Buying off the plan? A lesson in contract specificity

10 February 2021 04:14

The NSW government introduced new disclosure requirements for developers entering into off-the-plan contracts for residential developments from 1 December 2019. A Disclosure Statement is now required to be attached to a contract for sale that includes information such as sunset dates, whether development approval has been obtained and details of any strata scheme, community precinct or neighbourhood scheme the lot may form part of. The developer is also required to attach a number of prescribed documents, including a draft plan prepared by a registered surveyor, any proposed schedule of finishes and draft strata by-laws. In other states, there are varied requirements for attachments to the contract:

  • Victoria: The contract must be accompanied by a conspicuous notice to the purchaser stating that amount of deposit can be negotiated, that a long period of time may pass before they are the owner of the lot and that the value of the lot may change and also details of any works affecting the natural surface level of the lot.
  • Queensland: The contract must include a disclosure plan, disclosure statement, plan of survey, proposed community management statement (for proposed lots in a body corporate) and must include a date for settlement.
  • Western Australia: The contract must include a condition that the vendor will become the proprietor of the lot within 6 months (or other period) and a warning that the vendor is not the proprietor of the lot.
  • ACT: The contract must include default rules, details of the body corporate, rules regarding animals and proposed development stages.
  • Northern Territory: The contract must include a disclosure statement including information on the body corporate and the proposed plan.

Over the course of the contractual relationship, vendors must notify purchasers of any changes that are made to “material particulars” that were previously disclosed. This may include changes to the draft plan, the by-laws or easements affecting the lot.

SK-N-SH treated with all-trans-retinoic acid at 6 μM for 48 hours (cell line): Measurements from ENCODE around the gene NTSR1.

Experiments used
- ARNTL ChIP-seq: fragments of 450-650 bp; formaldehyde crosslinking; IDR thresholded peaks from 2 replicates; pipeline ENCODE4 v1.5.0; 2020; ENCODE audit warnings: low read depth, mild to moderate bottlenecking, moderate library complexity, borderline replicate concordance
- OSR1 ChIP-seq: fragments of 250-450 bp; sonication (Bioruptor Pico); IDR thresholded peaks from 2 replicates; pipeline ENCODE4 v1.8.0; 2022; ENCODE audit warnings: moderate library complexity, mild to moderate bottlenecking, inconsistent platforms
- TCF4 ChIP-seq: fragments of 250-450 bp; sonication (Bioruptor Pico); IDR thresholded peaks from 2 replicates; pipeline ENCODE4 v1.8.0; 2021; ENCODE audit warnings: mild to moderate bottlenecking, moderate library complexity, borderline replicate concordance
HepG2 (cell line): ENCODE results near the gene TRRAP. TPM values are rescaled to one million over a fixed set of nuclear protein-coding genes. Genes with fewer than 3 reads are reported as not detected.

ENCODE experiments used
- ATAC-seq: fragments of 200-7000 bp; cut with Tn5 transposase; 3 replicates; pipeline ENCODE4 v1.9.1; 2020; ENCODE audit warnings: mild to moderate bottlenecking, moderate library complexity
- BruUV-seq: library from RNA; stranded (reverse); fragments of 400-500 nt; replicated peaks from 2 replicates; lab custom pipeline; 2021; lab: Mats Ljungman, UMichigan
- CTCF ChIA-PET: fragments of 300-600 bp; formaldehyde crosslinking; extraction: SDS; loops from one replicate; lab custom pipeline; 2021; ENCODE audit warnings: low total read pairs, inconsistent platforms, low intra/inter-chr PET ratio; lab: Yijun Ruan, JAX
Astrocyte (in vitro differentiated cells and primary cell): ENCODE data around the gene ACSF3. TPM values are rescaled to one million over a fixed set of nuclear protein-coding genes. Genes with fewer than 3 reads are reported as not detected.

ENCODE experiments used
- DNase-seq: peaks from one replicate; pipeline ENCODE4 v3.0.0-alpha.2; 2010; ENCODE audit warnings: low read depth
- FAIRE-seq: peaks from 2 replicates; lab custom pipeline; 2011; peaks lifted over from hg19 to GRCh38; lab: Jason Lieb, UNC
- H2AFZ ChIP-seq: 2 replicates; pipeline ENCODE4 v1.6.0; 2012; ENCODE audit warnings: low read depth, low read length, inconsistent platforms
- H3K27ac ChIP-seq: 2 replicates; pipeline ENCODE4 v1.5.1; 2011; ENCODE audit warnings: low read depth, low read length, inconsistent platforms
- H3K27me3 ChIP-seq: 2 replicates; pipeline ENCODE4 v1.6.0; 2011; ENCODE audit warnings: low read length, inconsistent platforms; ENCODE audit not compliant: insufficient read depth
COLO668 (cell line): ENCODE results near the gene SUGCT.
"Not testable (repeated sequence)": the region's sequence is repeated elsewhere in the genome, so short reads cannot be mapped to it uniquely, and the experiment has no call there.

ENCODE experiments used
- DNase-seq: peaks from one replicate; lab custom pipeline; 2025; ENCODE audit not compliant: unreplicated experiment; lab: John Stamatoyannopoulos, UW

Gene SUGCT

If a purchaser can show that they would not have entered into the contract had they been aware of the change and that they are materially prejudiced by the change, they are entitled to rescind a contract because of a change to a “material particular”. Provision also exists for a purchaser to claim compensation of up to 2% of the purchase price for the change, with arbitration offered as a dispute resolution mechanism.

As part of the new legislative regime, the cooling off period for off-the-plan contracts was extended to 10 business days and a new form has been produced by the Law Society of NSW for this purpose. From 2 June 2020, this new form must be used in all contracts for sale in NSW. This is now a significantly longer period than found in other states – three clear business days in Victoria; five business days in Queensland and two clear business days in South Australia.

The case of Liao v LNG Properties Pty Ltd [2019] NSWSC 1846; BC201912615 demonstrates the importance of specificity in contracts for off-the-plan developments. It also shows the pitfalls of a vendor entering into a new contract for sale with a replacement purchaser. The facts of this case relate to a period before the commencement of the new legislative regime in relation to disclosure of material particulars by developers, but are illustrative of the issues that can arise that the NSW legislature has attempted to address.

In 2016, a purchaser entered into an off-the-plan contract to purchase a residential apartment in Ashfield, NSW from a developer. During negotiations, the purchaser was shown promotional material by the agent showing an internal area of 75 sqm for the apartment. The contract was silent on the internal area of the apartment.

The contract was rescinded in 2018 and a new contract was entered into by the original purchaser’s partner, Ms. Li. The new contract enabled Ms. Li to rescind the contract if the internal area of the lot was reduced by more than 5%. As constructed, the apartment was 70.8 sqm, which was a reduction in area of more than 5% from the represented area of 75 sqm and Ms. Li rescinded the contract.

The court found that Ms. Li was entitled to rescind this contract and also that had the original purchaser’s contract remained afoot, he could have done the same for his contract.

This case is a good example of the way courts are likely to interpret contracts that are ambiguous.  The courts generally will strive to give contracts a sensible and business-like meaning. It remains to be seen whether the new legislative regime will ameliorate these issues, but it would be prudent for practitioners to ensure that off-the-plan contracts are drafted clearly and specifically.

For more information in issues discussed above read, full articles Mandatory disclosure obligations for off-the-plan sales (2020) 35(3) APLB 46 and Off-the-plan contracts and unit size: a lesson on contract specificity (2020) 35(1&2) APLB 2 or subscribe to our Australian Property Law Bulletin.



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